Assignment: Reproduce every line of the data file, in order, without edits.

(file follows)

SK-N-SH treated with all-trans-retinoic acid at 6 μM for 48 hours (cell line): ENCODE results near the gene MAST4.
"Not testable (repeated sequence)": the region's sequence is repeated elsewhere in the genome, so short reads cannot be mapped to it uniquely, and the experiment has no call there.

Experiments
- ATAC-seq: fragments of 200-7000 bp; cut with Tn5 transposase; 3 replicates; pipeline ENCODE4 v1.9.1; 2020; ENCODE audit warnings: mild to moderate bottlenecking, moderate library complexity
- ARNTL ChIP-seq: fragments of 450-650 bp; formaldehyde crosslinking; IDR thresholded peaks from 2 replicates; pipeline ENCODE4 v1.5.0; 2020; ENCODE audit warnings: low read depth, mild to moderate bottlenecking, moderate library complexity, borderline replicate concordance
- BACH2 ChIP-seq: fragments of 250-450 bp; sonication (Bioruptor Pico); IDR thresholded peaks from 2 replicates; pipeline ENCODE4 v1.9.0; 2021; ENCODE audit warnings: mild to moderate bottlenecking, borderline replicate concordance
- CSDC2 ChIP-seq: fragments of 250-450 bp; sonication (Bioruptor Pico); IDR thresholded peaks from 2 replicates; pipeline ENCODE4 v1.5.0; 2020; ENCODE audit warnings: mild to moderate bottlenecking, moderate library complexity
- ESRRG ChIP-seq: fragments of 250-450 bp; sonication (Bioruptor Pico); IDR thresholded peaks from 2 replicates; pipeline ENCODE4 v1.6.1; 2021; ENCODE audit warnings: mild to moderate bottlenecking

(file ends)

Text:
SK-N-SH treated with all-trans-retinoic acid at 6 μM for 48 hours (cell line): ENCODE results near the gene MAST4.
"Not testable (repeated sequence)": the region's sequence is repeated elsewhere in the genome, so short reads cannot be mapped to it uniquely, and the experiment has no call there.

Experiments
- ATAC-seq: fragments of 200-7000 bp; cut with Tn5 transposase; 3 replicates; pipeline ENCODE4 v1.9.1; 2020; ENCODE audit warnings: mild to moderate bottlenecking, moderate library complexity
- ARNTL ChIP-seq: fragments of 450-650 bp; formaldehyde crosslinking; IDR thresholded peaks from 2 replicates; pipeline ENCODE4 v1.5.0; 2020; ENCODE audit warnings: low read depth, mild to moderate bottlenecking, moderate library complexity, borderline replicate concordance
- BACH2 ChIP-seq: fragments of 250-450 bp; sonication (Bioruptor Pico); IDR thresholded peaks from 2 replicates; pipeline ENCODE4 v1.9.0; 2021; ENCODE audit warnings: mild to moderate bottlenecking, borderline replicate concordance
- CSDC2 ChIP-seq: fragments of 250-450 bp; sonication (Bioruptor Pico); IDR thresholded peaks from 2 replicates; pipeline ENCODE4 v1.5.0; 2020; ENCODE audit warnings: mild to moderate bottlenecking, moderate library complexity
- ESRRG ChIP-seq: fragments of 250-450 bp; sonication (Bioruptor Pico); IDR thresholded peaks from 2 replicates; pipeline ENCODE4 v1.6.1; 2021; ENCODE audit warnings: mild to moderate bottlenecking